Have any of these things happened to you? Did you feel a sense of absolute helplessness? Did your body respond by becoming numb, by heart palpitations, by shortness of breath and/or severe muscle tension? Did you have anyone you could safely tell about the event?

Finally, it’s important to note that some people experience terrible events but somehow do not develop traumatization. In my next post, I’ll explore with you how to learn whether your negative life events may have been traumatizing. Stay tuned, and please share this post with anyone you think may be helped by it.

I’d also love to receive your questions and comments. This helps me plan future posts, so please send me a reply!

Is Anxiety Rooted in Trauma?

People are talking about anxiety right and left these days. It makes sense – so much is happening, and we don’t know exactly how to handle all the pressures and difficult circumstances coming our way. The word “anxiety” has become something of a buzzword in 2020. What do we mean when we use that word? Is anxiety caused strictly by stressful external circumstances? Why do some people seem so even-keeled, while others get bent out of shape over the simplest things?

The answer to whether anxiety is rooted in trauma is not a simple one. I would never want to diagnose anyone over a blog post, but I would like to offer some simple questions and markers that may help you determine what kind of anxiety is plaguing you. At its root, anxiety is defined as a sense of dread that can range from mild to debilitating. But there are different reasons you could be experiencing this kind of dread. Some people dread the future because something horrible has happened in their past, and they’re doing everything they can to keep bad things from happening again. If this is true for you, your anxiety may be rooted in traumatization.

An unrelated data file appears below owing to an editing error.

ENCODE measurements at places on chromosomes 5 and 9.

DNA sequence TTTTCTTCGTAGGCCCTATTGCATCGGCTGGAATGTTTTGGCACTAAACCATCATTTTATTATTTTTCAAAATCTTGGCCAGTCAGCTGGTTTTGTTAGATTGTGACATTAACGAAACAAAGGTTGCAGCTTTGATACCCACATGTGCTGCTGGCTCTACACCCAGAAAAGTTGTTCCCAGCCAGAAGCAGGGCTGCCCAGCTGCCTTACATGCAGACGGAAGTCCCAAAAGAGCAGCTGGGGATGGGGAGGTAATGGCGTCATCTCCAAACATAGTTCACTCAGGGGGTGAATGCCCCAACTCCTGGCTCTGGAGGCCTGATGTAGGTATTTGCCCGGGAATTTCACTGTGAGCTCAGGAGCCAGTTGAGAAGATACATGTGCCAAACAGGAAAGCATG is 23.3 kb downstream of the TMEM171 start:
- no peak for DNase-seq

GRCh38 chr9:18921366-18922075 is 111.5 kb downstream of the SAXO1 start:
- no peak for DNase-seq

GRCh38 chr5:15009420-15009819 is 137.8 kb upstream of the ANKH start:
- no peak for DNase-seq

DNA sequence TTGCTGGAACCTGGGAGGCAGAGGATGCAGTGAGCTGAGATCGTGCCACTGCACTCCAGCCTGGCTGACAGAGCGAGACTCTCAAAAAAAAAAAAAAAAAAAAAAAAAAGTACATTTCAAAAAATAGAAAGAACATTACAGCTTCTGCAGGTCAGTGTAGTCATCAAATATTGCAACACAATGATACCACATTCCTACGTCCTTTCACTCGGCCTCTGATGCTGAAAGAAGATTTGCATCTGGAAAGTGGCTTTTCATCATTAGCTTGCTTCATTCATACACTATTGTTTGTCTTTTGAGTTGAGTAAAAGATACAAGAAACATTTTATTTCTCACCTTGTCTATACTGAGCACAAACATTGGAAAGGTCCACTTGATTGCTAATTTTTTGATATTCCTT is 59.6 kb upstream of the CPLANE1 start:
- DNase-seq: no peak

Many people don’t connect their anxiety to traumatic incidents in their past because they’ve never been challenged to do so. Especially in Christian circles, anxiety is seen as something to kill, something to overcome. So we don’t necessarily take the time to be curious enough about our anxious feelings to ask questions about them. But if you’re wondering whether some of your anxiety comes from a wound in your past that hasn’t healed, here are some questions you can ask yourself. I recommend you consider these questions, but then make sure to talk them through with a trusted and wise friend who can help you discern whether there are next steps to take in the process of healing and freedom:

  1. What kinds of people, places or situations do I want to avoid?

    When I experience a situation that leads me toward feelings of anxiety, it’s natural that I may want to avoid that type of situation in the future. For example, if I am forced to make a presentation in class and I get so anxious that I have heart palpitations and shortness of breath, I probably won’t volunteer to be a presenter at a conference. It’s normal (though sometimes not best) to want to avoid what brings anxiety. But those whose anxiety includes a history of trauma will avoid situations, people or places because they evoke strong and visceral sensations that can play tricks on their brains. For example, I may feel anxious about dark alleys. If I enter a dark and empty street and suddenly feel a sense of panic in my entire body, as if I’m back in the dark alley in which I was attacked as a teenager, perhaps that particular situation evokes anxiety because the trauma of being attacked has not yet been healed. I know that’s an extreme example, but even fears of situations like being alone in a room or standing in a small space could be rooted in a memory of something traumatic. So the key is to explore whether avoidance may be rooted in a traumatic memory.